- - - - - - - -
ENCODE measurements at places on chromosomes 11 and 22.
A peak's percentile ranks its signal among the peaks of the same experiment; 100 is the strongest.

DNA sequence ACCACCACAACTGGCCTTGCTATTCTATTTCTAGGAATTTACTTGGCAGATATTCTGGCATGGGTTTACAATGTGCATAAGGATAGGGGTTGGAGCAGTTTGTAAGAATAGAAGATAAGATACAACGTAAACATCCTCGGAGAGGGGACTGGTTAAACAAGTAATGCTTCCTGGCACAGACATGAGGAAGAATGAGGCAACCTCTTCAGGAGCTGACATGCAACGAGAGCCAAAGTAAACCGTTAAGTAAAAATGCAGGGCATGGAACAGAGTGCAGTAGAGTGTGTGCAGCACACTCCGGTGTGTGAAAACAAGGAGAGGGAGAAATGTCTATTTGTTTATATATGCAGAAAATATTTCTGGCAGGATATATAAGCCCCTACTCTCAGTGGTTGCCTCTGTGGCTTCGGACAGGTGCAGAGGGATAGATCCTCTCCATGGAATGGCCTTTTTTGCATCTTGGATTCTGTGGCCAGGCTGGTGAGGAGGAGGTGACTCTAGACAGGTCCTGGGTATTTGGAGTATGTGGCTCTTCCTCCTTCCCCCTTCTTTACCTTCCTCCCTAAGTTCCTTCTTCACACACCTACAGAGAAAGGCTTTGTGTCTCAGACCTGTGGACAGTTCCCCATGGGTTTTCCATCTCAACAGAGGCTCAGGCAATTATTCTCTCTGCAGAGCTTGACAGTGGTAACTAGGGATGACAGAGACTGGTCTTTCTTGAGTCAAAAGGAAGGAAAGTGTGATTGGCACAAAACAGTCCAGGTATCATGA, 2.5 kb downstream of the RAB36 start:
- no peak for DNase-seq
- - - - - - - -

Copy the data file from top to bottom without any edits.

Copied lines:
ENCODE measurements at places on chromosomes 11 and 22.
A peak's percentile ranks its signal among the peaks of the same experiment; 100 is the strongest.

DNA sequence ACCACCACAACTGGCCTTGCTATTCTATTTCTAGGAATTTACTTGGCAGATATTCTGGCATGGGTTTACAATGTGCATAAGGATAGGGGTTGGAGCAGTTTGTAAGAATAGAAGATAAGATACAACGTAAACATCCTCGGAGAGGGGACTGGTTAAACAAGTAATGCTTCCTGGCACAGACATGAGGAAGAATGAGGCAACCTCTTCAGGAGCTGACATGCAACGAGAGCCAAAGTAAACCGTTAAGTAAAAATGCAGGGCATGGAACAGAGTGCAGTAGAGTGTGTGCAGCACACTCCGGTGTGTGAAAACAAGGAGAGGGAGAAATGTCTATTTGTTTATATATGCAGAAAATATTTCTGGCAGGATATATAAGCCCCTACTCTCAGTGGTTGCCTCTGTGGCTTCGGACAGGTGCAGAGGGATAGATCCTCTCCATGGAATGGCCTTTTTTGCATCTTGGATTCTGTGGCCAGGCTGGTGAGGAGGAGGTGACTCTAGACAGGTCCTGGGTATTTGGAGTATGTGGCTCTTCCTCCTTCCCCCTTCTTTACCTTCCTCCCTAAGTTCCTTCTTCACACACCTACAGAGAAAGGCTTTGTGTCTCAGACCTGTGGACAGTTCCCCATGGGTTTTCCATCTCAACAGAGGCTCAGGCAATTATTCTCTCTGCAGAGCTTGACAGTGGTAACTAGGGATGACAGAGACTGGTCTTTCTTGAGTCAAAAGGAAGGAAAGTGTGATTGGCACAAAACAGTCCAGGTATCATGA, 2.5 kb downstream of the RAB36 start:
- no peak for DNase-seq